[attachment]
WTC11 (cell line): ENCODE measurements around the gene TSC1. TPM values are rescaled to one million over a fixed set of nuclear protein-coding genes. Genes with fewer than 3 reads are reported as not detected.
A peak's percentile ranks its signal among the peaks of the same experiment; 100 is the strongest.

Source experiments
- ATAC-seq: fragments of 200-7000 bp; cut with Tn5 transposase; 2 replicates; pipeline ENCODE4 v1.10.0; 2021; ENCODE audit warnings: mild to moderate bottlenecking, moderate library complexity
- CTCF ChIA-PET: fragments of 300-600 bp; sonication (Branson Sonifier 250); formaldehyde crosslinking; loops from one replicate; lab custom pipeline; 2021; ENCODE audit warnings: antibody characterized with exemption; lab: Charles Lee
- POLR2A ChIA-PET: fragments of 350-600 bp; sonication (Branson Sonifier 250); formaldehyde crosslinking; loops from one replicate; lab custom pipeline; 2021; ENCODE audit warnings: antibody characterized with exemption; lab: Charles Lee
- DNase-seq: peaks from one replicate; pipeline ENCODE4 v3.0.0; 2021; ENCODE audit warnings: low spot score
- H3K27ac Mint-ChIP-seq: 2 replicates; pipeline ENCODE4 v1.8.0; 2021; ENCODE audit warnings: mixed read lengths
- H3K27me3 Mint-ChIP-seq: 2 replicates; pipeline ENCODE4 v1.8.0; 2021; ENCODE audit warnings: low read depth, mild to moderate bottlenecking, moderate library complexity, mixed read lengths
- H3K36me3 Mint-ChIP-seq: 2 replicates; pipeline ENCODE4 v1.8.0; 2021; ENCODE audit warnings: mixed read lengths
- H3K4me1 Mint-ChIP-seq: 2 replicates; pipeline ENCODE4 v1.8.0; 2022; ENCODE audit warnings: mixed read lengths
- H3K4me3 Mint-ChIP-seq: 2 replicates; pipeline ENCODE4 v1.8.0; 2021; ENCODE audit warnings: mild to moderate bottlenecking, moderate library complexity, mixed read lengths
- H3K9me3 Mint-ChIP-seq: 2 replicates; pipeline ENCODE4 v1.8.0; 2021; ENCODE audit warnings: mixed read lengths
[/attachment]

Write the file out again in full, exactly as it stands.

WTC11 (cell line): ENCODE measurements around the gene TSC1. TPM values are rescaled to one million over a fixed set of nuclear protein-coding genes. Genes with fewer than 3 reads are reported as not detected.
A peak's percentile ranks its signal among the peaks of the same experiment; 100 is the strongest.

Source experiments
- ATAC-seq: fragments of 200-7000 bp; cut with Tn5 transposase; 2 replicates; pipeline ENCODE4 v1.10.0; 2021; ENCODE audit warnings: mild to moderate bottlenecking, moderate library complexity
- CTCF ChIA-PET: fragments of 300-600 bp; sonication (Branson Sonifier 250); formaldehyde crosslinking; loops from one replicate; lab custom pipeline; 2021; ENCODE audit warnings: antibody characterized with exemption; lab: Charles Lee
- POLR2A ChIA-PET: fragments of 350-600 bp; sonication (Branson Sonifier 250); formaldehyde crosslinking; loops from one replicate; lab custom pipeline; 2021; ENCODE audit warnings: antibody characterized with exemption; lab: Charles Lee
- DNase-seq: peaks from one replicate; pipeline ENCODE4 v3.0.0; 2021; ENCODE audit warnings: low spot score
- H3K27ac Mint-ChIP-seq: 2 replicates; pipeline ENCODE4 v1.8.0; 2021; ENCODE audit warnings: mixed read lengths
- H3K27me3 Mint-ChIP-seq: 2 replicates; pipeline ENCODE4 v1.8.0; 2021; ENCODE audit warnings: low read depth, mild to moderate bottlenecking, moderate library complexity, mixed read lengths
- H3K36me3 Mint-ChIP-seq: 2 replicates; pipeline ENCODE4 v1.8.0; 2021; ENCODE audit warnings: mixed read lengths
- H3K4me1 Mint-ChIP-seq: 2 replicates; pipeline ENCODE4 v1.8.0; 2022; ENCODE audit warnings: mixed read lengths
- H3K4me3 Mint-ChIP-seq: 2 replicates; pipeline ENCODE4 v1.8.0; 2021; ENCODE audit warnings: mild to moderate bottlenecking, moderate library complexity, mixed read lengths
- H3K9me3 Mint-ChIP-seq: 2 replicates; pipeline ENCODE4 v1.8.0; 2021; ENCODE audit warnings: mixed read lengths